What to Know
By early Monday, the professor's tweet had more than 67,500 RTs
It came in response to Trump answering a question about Islamophobia and his proposed ban on Muslims entering the country
Earlier in the night, Trump had repeatedly insulted and attacked Clinton, calling her the "devil" and a "liar"
The non fly swat and the audience member in a red sweater generated plenty of social media buzz during the second presidential debate Sunday night, but no tweet was more popular than one from a Muslim author and professor at Brooklyn College.
The tweet posted by Moustafa Bayoumi, which had more than 1,260 RTs at 10:44 p.m. Sunday, making it the most retweeted tweet during the debate, according to Twitter, came in response to Donald Trump answering a question about Islamophobia and his proposed ban on Muslims entering the country.
Trump said "people are coming into our country like we have no idea who they are," and called immigration "the great Trojan horse of all time."
He said his "extreme vetting" plan would curb what he described as a problem.
Trump, who earlier unleashed a barrage of attacks and insults on Clinton and continually interrupted her, also called for Muslims in America to step forward when they see illegal activity or bias.
"When they see hatred going on, they have to report it," the Republican presidential nominee said.
So that's what Bayoumi, author of "This Muslim American Life & How Does It Feel To Be a Problem," among other works, according to his Twitter profile, did.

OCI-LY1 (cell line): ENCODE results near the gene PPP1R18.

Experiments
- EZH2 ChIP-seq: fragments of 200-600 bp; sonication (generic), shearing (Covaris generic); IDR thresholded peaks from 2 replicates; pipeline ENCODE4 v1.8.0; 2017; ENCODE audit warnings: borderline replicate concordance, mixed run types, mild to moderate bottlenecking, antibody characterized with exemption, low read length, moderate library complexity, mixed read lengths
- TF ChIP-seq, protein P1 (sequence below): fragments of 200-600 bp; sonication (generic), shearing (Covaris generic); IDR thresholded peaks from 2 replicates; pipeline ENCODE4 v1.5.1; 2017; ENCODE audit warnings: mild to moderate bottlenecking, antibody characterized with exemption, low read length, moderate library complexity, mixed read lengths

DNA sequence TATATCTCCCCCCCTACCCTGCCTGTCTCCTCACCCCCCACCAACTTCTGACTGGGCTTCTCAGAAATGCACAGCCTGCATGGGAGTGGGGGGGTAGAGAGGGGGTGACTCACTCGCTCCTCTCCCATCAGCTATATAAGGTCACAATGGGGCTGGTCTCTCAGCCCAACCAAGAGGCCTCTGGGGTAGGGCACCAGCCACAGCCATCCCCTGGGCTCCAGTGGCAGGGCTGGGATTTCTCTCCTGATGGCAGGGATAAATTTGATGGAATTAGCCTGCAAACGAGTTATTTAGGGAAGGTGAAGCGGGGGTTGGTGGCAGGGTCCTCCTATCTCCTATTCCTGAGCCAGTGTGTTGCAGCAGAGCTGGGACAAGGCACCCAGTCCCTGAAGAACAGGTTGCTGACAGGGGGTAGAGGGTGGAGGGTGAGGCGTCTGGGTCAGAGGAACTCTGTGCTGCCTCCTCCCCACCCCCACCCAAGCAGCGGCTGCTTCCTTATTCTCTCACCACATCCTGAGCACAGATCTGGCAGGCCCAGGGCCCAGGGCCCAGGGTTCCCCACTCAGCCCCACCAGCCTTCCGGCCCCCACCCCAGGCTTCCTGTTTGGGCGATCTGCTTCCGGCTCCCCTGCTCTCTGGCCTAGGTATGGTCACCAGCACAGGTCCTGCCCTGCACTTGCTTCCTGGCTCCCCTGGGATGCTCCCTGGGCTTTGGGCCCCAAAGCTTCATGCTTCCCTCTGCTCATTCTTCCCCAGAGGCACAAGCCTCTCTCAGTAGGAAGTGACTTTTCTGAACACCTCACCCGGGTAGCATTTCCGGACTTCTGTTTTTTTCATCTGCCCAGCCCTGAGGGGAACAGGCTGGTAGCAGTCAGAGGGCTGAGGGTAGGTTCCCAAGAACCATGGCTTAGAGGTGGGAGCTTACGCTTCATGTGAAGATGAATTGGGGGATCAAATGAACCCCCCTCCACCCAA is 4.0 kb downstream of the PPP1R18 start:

"I'm a Muslim, and I would like to report a crazy man threatening a woman on a stage in Missouri. #debate," Bayoumi wrote.
By early Monday, his tweet had more than 67,500 RTs and nearly 115,000 likes.
The Twitterverse quickly deemed Bayoumi the winner of the debate, with some users calling his comment the "best tweet ever."
Bayoumi said he never expected his tweet to take center stage.
"It was just a tweet," he said, though he added, "I try to make all of my tweets clever."
Bayoumi said he was struck by the way Trump lurked behind Clinton as the former secretary of state answered questions.
“He was very menacing in his body language so I was noticing that -- and then when he started talking about how Muslims have to report things, it just seemed like an ideal time to talk about him being a menacing figure.”
The debate was the culmination of a stunning stretch in the race for the White House, which began with the release of a new video in which Trump is heard bragging about how his fame allowed him to "do anything" to women. Many Republicans rushed to revoke their support, with some calling for him to drop out of the race.
Clinton declared Trump's aggressively vulgar comments about women revealed "exactly who he is" and clearly demonstrated his unsuitability to be president. Firing back, Trump accused Clinton of attacking women involved in her husband's extramarital affairs and declared she would "be in jail" if he were president. He repeatedly called her a "liar," labeled her the "devil" and contended she had "tremendous hate in her heart."